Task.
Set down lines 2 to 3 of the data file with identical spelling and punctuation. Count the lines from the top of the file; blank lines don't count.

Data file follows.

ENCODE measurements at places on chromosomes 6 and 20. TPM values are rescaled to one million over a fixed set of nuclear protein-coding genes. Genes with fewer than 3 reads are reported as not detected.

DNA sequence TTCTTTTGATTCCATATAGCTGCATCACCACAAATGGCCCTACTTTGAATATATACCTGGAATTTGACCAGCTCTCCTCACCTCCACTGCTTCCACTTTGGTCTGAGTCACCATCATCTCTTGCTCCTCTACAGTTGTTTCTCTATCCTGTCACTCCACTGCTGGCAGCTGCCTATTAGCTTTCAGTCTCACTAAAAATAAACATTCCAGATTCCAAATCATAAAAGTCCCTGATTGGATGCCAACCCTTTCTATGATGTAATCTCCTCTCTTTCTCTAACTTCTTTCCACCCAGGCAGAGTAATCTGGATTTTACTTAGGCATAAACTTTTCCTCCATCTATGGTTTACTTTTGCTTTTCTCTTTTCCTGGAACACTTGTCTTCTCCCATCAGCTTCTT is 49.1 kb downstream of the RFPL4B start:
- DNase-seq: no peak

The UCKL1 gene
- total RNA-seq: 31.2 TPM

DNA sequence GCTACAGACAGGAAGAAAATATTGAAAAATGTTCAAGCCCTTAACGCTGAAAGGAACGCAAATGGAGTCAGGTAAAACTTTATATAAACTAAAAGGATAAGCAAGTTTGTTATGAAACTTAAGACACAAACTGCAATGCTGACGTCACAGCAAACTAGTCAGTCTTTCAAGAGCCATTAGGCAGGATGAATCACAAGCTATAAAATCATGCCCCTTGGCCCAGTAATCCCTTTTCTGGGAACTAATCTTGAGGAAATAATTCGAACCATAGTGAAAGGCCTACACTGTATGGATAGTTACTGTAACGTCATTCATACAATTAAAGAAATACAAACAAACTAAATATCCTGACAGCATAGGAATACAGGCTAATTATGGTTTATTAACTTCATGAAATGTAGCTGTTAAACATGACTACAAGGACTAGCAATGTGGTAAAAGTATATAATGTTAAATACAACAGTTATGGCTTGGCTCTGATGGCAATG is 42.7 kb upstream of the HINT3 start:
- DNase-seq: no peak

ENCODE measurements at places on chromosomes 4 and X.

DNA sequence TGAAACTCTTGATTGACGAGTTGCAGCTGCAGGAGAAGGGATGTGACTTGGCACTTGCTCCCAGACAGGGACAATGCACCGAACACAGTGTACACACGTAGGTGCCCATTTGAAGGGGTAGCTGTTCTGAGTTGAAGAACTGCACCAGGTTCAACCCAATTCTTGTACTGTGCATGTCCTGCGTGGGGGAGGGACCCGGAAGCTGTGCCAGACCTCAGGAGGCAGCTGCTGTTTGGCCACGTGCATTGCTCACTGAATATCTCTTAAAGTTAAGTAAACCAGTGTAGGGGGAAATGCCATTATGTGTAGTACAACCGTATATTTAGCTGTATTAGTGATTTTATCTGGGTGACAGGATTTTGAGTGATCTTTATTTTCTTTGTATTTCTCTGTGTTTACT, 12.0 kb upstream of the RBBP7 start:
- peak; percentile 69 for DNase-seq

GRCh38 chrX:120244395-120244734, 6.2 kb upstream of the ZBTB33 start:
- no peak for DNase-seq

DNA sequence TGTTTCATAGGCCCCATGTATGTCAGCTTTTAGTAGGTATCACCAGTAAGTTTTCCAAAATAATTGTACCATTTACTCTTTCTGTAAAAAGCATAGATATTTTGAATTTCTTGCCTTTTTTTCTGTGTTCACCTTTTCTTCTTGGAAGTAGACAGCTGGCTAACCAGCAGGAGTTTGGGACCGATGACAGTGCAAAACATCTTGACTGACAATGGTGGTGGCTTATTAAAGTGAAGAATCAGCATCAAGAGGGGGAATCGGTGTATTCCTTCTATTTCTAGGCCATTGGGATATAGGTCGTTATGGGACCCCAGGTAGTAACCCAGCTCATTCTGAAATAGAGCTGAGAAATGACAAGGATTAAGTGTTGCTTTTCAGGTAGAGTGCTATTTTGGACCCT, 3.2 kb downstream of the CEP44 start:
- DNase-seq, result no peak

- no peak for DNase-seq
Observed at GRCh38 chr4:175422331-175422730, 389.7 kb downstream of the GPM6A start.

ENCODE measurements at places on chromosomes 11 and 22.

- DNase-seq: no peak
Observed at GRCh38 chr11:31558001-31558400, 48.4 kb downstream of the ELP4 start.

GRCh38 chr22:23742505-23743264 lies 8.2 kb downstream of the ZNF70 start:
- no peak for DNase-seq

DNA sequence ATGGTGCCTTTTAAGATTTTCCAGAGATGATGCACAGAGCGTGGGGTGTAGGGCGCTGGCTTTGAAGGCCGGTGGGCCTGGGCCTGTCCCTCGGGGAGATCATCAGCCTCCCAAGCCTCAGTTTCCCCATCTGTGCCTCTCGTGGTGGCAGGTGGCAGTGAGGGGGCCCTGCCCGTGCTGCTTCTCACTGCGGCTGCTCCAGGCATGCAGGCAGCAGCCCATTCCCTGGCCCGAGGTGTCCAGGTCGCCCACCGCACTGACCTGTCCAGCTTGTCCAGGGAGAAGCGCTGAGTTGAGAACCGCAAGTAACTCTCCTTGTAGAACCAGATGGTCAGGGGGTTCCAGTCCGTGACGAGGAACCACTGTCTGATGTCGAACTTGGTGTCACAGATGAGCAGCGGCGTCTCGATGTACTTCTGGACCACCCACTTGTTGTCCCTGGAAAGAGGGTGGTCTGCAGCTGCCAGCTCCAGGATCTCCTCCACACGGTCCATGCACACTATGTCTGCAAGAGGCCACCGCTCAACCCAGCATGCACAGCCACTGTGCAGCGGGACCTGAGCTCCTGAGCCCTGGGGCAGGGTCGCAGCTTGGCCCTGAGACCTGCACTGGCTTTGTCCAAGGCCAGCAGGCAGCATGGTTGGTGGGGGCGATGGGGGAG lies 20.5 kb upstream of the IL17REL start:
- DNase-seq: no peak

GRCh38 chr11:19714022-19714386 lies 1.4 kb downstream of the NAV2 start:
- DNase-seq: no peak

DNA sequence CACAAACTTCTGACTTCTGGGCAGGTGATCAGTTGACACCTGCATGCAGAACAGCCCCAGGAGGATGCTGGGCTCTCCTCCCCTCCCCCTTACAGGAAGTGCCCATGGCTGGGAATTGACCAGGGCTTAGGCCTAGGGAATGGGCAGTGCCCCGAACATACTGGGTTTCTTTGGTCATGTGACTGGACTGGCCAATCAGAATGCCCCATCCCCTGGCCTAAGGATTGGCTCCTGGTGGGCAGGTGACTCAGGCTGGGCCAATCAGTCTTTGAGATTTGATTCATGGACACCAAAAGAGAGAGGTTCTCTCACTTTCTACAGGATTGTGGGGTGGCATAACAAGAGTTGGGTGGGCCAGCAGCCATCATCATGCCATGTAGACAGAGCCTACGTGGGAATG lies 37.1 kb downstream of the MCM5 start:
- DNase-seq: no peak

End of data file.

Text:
DNA sequence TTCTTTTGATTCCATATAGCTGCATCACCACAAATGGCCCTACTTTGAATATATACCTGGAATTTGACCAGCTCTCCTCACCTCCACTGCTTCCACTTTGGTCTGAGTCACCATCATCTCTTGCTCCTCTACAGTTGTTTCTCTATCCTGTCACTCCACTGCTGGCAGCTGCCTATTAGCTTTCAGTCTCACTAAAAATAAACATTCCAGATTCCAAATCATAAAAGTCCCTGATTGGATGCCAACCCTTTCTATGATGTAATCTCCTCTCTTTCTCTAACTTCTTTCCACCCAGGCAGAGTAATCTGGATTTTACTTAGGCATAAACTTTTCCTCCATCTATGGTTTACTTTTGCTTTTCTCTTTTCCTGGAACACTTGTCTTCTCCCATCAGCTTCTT is 49.1 kb downstream of the RFPL4B start:
- DNase-seq: no peak